By maintaining high levels of hygiene, blepharitis will never get beyond control. It doesn’t take long to clean your eyelids. As long as you keep them clean, you’ll avoid this very common problem.

For more tips on how you can maintain proper eyelid hygiene to combat chronic blepharitis, watch this short video


Donations for Fire Fighters in Big Sur

While listening to the radio, Dr Ayesha Burns heard that one of the items the fire fighters in Big Sur needed most was eye wash and lubricating drops.  That day, we contacted our reps at Alcon to coordinate a donation of over 600 bottles of Systane Ultra and Systane Balance artificial tears.  We are excited to be in the unique position to help our community, and our thoughts are with those who have lost their homes and our fire fighters who are working tirelessly to protect further loss.

Donated eye drops from Midtown Optometry

Updated: 11/29/2016

Xiidra Prescription Eyedrops Approved by FDA

Xiidra Dry Eye Drops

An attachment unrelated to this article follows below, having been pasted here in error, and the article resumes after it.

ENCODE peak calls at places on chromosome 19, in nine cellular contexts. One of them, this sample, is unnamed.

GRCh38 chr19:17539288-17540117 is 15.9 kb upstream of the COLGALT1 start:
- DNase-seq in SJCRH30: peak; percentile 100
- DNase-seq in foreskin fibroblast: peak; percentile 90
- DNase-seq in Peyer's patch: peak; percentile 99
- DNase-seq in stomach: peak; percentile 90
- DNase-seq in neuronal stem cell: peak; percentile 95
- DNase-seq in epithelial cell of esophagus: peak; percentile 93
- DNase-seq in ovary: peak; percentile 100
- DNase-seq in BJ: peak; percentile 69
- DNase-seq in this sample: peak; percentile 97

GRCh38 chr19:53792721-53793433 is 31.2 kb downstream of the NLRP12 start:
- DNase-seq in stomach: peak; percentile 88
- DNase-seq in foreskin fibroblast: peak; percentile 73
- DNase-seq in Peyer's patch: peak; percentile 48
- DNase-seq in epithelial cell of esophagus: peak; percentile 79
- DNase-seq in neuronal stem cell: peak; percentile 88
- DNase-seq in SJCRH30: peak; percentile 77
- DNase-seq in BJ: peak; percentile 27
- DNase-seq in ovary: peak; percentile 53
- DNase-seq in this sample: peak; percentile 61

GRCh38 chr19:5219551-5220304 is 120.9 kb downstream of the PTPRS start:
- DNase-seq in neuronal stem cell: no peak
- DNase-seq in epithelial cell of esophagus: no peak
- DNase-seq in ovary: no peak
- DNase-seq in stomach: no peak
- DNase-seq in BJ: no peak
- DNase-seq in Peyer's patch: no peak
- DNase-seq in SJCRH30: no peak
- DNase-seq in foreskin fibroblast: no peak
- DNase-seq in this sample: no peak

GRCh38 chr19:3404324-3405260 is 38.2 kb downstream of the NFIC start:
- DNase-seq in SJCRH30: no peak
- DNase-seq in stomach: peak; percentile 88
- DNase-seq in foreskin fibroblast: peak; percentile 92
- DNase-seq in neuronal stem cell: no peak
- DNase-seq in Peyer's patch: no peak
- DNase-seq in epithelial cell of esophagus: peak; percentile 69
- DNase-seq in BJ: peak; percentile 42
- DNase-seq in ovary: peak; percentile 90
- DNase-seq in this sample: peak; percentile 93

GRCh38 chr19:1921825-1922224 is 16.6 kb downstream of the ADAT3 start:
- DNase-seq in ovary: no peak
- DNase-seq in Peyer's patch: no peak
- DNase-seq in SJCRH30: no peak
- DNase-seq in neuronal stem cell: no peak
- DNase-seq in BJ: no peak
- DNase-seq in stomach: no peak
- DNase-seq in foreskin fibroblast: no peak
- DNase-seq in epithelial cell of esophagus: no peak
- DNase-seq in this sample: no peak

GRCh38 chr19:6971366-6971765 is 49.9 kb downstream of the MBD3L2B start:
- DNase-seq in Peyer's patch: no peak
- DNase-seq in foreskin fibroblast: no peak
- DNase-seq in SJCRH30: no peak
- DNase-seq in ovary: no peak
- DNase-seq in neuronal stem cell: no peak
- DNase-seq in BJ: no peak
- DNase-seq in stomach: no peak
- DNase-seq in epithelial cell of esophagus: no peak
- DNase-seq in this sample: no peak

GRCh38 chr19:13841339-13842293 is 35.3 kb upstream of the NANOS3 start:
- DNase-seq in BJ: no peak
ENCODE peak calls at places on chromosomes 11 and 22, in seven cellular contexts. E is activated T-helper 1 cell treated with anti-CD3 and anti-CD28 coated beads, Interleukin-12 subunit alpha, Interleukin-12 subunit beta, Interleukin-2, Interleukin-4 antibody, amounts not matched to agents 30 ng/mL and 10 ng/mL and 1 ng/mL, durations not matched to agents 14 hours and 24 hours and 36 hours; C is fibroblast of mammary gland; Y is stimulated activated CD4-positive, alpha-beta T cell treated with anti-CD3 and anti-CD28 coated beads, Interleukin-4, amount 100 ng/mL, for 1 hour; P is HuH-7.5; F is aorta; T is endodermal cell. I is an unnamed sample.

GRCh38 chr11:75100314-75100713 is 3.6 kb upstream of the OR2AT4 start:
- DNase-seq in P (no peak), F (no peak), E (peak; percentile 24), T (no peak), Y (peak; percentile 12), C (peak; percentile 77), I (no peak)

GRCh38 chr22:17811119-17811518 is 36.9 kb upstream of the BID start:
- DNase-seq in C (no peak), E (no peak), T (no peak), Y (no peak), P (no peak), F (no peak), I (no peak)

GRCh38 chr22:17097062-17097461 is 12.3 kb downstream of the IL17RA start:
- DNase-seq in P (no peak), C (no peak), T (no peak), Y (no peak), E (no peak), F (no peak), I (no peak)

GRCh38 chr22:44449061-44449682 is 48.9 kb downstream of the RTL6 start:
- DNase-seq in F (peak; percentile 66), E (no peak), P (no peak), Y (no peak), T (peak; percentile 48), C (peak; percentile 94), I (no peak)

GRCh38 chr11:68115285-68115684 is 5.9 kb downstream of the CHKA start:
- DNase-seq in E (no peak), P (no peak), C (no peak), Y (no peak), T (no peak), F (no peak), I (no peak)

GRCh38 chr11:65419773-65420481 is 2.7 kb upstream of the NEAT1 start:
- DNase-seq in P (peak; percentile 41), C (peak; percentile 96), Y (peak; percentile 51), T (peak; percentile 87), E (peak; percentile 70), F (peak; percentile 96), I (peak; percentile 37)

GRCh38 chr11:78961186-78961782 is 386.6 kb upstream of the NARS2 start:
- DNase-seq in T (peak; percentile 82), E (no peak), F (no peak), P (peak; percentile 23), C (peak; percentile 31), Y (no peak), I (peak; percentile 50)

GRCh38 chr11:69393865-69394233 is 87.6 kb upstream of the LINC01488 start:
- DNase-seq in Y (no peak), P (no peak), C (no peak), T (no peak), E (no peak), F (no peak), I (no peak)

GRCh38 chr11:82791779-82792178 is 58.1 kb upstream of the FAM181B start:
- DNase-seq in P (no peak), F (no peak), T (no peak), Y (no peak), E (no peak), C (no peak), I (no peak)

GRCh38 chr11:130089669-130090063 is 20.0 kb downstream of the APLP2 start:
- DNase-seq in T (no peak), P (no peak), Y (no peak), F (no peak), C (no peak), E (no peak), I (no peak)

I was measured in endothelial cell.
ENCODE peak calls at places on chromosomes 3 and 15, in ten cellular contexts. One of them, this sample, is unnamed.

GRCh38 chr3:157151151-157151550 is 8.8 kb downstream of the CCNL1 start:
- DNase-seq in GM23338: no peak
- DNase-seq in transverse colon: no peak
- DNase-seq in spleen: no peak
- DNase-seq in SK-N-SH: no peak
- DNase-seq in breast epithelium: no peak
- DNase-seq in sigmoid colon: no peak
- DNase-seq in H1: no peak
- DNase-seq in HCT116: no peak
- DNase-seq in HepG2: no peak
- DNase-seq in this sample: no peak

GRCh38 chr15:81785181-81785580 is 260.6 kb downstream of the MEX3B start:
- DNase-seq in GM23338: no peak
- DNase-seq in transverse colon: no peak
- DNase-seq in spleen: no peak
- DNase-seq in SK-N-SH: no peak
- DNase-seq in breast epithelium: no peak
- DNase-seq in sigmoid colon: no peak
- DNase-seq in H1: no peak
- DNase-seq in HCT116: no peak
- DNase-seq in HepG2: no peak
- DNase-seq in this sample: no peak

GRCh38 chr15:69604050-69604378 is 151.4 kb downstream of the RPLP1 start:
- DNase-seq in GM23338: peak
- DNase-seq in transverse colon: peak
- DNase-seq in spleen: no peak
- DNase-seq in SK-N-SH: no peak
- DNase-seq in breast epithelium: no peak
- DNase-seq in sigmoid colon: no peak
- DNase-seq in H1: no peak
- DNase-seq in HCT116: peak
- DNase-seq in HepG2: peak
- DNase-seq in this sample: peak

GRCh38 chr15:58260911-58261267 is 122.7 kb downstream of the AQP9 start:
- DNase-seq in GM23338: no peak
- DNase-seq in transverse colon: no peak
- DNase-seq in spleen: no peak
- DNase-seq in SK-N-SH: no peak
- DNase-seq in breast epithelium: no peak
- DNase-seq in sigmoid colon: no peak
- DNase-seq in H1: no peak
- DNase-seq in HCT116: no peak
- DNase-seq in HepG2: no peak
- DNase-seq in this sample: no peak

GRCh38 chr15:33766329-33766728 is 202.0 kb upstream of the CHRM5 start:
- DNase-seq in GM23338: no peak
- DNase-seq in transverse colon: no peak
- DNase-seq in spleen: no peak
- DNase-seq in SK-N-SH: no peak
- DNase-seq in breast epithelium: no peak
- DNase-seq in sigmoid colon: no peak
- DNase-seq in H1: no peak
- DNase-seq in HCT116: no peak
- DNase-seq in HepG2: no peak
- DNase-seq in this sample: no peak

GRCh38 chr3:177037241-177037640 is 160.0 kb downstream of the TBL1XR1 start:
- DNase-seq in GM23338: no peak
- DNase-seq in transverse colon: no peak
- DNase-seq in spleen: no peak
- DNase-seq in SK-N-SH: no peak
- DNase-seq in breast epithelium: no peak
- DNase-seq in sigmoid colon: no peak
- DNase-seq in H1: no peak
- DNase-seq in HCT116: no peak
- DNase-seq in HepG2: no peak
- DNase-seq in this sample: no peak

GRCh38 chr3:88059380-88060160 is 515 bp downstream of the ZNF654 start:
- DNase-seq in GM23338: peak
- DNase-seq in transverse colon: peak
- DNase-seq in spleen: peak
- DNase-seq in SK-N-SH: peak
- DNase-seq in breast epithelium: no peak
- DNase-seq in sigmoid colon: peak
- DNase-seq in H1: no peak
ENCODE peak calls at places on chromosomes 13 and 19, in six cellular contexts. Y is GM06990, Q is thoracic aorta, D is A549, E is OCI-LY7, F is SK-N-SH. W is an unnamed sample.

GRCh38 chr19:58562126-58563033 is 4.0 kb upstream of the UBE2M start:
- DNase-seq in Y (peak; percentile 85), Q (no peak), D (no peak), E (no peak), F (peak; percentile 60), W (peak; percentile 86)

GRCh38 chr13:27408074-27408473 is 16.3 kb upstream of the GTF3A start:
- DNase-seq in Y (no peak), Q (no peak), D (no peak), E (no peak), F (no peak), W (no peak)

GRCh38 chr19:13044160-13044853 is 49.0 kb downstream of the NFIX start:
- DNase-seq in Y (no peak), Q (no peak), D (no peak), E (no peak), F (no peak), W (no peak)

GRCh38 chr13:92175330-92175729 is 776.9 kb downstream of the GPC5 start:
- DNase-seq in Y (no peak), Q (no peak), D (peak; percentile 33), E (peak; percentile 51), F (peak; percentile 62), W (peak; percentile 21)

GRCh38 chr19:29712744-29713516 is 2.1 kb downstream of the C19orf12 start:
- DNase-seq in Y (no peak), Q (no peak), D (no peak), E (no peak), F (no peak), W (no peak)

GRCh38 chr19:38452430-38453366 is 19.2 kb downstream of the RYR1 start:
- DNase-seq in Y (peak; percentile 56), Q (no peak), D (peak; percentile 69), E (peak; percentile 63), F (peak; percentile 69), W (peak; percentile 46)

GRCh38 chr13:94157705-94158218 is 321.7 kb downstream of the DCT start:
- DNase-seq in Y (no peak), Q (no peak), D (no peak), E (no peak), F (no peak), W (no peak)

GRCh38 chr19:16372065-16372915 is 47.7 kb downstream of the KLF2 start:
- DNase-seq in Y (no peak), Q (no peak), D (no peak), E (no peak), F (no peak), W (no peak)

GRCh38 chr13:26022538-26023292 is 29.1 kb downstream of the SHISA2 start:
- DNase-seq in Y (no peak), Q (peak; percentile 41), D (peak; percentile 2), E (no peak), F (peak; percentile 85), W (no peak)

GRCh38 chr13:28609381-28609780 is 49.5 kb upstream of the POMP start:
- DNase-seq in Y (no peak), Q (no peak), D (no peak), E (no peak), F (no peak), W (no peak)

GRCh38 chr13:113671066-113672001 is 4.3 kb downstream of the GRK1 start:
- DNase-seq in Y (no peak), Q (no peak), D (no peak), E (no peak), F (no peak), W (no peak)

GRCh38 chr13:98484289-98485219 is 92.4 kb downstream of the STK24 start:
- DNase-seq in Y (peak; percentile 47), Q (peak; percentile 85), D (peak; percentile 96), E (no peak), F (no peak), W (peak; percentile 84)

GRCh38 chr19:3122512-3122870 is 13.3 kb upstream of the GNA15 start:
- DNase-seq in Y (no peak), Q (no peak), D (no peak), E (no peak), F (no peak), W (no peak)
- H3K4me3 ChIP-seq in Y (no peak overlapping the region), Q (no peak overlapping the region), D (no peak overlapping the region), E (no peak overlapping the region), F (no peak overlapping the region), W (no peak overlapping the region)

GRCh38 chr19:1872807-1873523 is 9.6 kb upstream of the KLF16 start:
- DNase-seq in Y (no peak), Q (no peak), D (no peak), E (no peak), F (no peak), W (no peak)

Xiidra Dry Eye Drops

Xiidra from Shire Pharmaceuticals is prescriotion eye drop for the treatment of inflammatory dry eye.

Dry eye disease is a condition that affects 10-15 percent of all Americans. The optometry community is excited to have another option for it's treatment.  

Read the FDA statement here.

The effectivy of Xiidra was confirmed in a double blind study of thousands of patients ages 19-97 compared against a placebo treatment.

Xiidra is not yet covered by Medicare or other vision and medical insurances.

How Effective is Xiidra?

In clinical trials, the most common adverse reactions reported in 5-25% of patients were instillation site irritation, dysgeusia and reduced visual acuity. Other adverse reactions reported in 1% to 5% of the patients were blurred vision, conjunctival hyperemia, eye irritation, headache, increased lacrimation, eye discharge, eye discomfort, eye pruritus and sinusitis.